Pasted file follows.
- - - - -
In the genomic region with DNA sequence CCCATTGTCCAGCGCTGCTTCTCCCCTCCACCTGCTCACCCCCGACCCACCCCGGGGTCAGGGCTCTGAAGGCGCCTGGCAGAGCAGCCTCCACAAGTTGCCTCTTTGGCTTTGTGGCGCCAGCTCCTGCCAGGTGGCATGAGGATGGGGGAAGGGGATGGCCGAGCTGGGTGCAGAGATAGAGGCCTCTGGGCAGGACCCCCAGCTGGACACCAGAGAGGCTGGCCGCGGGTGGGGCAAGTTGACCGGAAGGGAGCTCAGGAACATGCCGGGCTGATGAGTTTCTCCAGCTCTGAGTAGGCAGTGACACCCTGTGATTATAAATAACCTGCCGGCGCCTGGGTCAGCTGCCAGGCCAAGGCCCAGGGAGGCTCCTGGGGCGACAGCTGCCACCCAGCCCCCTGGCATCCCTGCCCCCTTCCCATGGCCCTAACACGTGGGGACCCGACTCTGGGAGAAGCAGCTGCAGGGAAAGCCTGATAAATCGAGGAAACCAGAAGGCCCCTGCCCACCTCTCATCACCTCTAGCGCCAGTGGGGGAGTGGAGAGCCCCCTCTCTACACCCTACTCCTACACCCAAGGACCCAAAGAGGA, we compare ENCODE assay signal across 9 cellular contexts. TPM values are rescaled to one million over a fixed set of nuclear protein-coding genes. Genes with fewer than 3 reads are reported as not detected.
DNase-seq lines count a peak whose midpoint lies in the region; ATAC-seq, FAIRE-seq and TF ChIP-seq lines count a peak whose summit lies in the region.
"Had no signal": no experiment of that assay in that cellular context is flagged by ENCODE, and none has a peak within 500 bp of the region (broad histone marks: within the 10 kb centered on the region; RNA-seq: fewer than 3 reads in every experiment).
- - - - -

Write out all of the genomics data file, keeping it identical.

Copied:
In the genomic region with DNA sequence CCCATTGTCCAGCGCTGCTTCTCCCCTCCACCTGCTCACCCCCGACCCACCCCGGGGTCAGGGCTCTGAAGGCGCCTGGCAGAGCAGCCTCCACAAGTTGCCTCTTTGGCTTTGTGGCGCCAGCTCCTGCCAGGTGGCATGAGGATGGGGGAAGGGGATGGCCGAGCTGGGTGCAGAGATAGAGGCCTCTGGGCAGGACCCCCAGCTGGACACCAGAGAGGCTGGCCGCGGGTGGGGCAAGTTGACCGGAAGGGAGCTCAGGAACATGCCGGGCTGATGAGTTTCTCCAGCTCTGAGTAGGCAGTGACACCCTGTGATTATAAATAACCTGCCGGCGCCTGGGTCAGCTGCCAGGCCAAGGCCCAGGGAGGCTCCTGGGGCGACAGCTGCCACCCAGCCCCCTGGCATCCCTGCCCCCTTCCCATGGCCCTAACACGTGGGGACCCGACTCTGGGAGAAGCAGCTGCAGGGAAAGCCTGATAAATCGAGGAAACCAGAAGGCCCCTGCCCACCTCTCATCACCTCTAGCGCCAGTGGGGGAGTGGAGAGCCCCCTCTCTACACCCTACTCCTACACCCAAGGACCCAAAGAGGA, we compare ENCODE assay signal across 9 cellular contexts. TPM values are rescaled to one million over a fixed set of nuclear protein-coding genes. Genes with fewer than 3 reads are reported as not detected.
DNase-seq lines count a peak whose midpoint lies in the region; ATAC-seq, FAIRE-seq and TF ChIP-seq lines count a peak whose summit lies in the region.
"Had no signal": no experiment of that assay in that cellular context is flagged by ENCODE, and none has a peak within 500 bp of the region (broad histone marks: within the 10 kb centered on the region; RNA-seq: fewer than 3 reads in every experiment).